When working on internal tools, I often find ourselves talking about quality as a value in itself (an intrinsic value, if you will); both when considering plans, and when communicating with our users (developers, in this case).
Last week I came across a (taxi|cab) sporting a tagline along the lines of "committed to quality". What I realized is that I have no idea what it means for a cab or cab company to be of high quality. What I care about is getting from A to B in reasonable time, for a reasonable price, without anything bad happening (like, say, an accident, or the driver being rude, which is arguably even worse than an accident).
I don't care one bit about the size of the engine, tire pressure, or the color of the toe-nails of the driver. All I care about is having a pleasant experience while getting the results I expect.
So here's a thought: the same applies to developer tools, even internal developer tools. Quality, as in code quality, is only interesting in that it allows us to implement new features and fix bugs faster. What matters in the end is the experience developers have while using our tool - that they get the result they want, that they have a good experience on the way (the tool is "delightful"), and that nothing bad happens.
This of course leads to a more generic and stronger point: developer tools are products. Especially internal tools: they need to create very real value, otherwise it doesn't make sense to work on them as opposed to working directly on the product of the company. Since companies usually have very limited resources for working on internal tools, the trade-off between spending time on refactoring code and spending time on fixing bad UX is extremely pronounced.
In short: internal tools are a product with scarce resources; plan accordingly.
Last Thursday Carol S. Dweck spoke to a packed room about growth mindset in Budapest at an event organized by HVG Extra. (You know someone’s serious when they have their own Wikipedia article). These are my notes from the talk.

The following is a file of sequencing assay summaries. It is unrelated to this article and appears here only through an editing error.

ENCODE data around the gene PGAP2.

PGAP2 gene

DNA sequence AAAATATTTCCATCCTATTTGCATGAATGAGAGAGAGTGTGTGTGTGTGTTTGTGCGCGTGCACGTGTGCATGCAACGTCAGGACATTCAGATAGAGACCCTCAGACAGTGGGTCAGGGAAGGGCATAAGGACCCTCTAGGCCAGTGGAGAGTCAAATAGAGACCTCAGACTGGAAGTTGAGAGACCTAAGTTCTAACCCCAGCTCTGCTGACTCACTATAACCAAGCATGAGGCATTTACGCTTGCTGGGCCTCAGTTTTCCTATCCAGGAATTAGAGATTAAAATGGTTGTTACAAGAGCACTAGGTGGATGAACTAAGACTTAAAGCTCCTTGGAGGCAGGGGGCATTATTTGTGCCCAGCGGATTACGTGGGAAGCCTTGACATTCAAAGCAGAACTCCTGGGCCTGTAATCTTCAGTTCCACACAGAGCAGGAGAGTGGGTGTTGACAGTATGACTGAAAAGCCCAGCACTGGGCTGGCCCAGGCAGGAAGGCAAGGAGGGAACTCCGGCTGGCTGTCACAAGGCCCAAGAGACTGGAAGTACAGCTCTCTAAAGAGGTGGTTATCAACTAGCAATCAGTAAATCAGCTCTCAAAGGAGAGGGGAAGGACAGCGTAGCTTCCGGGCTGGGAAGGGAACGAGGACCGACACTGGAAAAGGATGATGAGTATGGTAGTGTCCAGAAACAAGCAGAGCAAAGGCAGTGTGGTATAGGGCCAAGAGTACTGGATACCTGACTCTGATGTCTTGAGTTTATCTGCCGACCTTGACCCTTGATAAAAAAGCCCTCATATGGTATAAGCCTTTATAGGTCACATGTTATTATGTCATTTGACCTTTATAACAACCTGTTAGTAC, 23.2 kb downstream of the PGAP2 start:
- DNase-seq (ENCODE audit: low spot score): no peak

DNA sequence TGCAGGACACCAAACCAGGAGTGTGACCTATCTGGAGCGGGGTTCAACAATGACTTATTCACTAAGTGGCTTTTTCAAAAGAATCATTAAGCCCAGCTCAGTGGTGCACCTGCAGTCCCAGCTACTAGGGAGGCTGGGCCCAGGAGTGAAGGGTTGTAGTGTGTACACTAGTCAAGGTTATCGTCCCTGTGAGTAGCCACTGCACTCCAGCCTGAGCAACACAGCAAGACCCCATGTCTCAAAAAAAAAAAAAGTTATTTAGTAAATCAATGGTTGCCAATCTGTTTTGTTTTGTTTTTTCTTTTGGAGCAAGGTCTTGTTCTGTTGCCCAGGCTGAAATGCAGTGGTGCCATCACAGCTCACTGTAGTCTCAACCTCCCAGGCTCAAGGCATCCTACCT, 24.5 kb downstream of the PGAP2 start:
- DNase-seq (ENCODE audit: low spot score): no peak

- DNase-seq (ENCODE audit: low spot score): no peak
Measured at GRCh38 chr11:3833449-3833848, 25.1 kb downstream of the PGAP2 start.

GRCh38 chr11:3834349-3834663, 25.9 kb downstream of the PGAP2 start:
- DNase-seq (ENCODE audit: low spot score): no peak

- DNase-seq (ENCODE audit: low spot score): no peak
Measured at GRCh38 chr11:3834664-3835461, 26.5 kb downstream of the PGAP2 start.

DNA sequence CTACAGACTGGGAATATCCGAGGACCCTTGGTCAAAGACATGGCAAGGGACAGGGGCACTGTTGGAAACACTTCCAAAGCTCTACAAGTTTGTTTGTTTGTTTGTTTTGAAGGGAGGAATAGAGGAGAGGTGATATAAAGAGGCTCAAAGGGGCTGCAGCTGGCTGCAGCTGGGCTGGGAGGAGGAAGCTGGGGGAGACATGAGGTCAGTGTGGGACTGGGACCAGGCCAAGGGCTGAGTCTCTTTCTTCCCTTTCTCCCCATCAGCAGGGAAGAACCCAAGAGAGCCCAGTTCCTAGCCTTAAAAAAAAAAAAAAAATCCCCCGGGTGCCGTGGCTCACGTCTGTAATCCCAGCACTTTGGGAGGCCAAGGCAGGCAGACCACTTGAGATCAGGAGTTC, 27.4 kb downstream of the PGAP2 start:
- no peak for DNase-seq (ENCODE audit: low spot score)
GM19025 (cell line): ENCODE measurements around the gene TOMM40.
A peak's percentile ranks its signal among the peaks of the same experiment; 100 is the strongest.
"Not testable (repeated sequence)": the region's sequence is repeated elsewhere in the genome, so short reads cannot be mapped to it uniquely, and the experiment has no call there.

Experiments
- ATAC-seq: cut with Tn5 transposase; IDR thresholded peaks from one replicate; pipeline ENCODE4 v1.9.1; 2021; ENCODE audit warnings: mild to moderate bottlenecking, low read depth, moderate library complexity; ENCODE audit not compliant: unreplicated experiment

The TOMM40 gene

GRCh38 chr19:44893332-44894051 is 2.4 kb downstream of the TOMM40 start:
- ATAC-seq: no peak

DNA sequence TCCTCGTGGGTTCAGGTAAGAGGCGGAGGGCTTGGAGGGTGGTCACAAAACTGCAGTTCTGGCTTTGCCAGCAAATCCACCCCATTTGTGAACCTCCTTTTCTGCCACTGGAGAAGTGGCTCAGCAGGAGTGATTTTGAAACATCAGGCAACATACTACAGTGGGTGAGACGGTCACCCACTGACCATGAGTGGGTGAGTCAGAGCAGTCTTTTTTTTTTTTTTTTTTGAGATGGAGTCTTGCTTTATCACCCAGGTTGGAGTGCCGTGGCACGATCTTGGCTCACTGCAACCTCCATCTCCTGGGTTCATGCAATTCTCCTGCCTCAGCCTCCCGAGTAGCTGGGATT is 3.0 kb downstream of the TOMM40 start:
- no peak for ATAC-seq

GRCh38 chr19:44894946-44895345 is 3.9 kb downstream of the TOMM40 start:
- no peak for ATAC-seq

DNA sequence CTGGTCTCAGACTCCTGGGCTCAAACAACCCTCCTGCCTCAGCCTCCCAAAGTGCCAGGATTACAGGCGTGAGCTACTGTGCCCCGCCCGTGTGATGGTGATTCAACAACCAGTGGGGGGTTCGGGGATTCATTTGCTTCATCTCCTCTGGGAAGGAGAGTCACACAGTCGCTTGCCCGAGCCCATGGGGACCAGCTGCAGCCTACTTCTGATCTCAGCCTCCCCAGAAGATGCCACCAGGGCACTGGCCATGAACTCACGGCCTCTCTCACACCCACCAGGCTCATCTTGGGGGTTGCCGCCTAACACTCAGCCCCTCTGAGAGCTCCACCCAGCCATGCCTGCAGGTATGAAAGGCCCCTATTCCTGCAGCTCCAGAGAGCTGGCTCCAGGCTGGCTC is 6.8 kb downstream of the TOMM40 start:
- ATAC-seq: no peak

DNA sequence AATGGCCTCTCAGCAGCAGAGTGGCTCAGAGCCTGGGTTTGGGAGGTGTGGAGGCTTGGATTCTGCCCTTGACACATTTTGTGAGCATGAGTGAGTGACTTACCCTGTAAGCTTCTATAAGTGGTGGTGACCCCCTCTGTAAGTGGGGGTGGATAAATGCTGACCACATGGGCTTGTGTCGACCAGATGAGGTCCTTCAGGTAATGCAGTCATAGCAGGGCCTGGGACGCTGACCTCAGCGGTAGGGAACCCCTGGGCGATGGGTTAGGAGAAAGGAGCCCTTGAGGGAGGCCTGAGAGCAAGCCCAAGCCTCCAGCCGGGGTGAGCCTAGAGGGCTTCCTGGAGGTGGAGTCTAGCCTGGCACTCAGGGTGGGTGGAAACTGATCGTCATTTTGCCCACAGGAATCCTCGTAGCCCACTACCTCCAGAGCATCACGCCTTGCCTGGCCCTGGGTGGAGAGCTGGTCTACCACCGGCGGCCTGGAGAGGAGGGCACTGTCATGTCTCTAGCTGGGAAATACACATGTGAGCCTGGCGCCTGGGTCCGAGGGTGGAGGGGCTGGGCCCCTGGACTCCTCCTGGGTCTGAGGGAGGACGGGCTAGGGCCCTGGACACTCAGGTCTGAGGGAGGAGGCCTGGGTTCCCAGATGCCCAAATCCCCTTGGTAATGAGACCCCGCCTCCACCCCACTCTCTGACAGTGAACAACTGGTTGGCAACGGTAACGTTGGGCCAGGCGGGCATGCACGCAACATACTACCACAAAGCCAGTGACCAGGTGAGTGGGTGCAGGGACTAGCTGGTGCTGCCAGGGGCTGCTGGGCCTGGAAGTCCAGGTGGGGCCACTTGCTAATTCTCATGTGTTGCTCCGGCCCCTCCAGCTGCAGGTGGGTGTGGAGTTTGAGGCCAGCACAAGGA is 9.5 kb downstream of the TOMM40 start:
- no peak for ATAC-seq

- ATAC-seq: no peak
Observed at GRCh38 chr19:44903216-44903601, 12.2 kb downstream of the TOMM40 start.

A.k.a. a terrible, terrible hack. There are hints around this solution on the internets, but I couldn't find a good explanation of what's going on, so here you go.
A few days ago Soft Skills: The software developer's life manual reminded me that blogging is a Good Thing ™, so I cloned the old repository. First things first, let's upgrade Octopress! Since I last looked, Octopress received a major version upgrade from version 2 to 3. That's good, the post detailing the release is really promising. It didn't, on the other hand, receive a migration guide. That's less good. After looking around the interwebz and finding several articles about moving from Octopress to Jekyll, I also decided to take the leap. Here are some learnings not covered or not detailed in those articles.
In Mindset: Your Dev Environment Is Software I showed several small examples for how you can optimize parts of your development workflow, just by realizing that the stuff you're using to develop is also software. (Yes, this is trivial, but stating it explicitly leads to interesting results.)
Today I'd like to give a detailed explanation of how a biggish refactor of your workflow might look like. Case in point: SSHing to nodes by ip, by hostname, by EC2 instance id, by Chef role, as different users. Fast.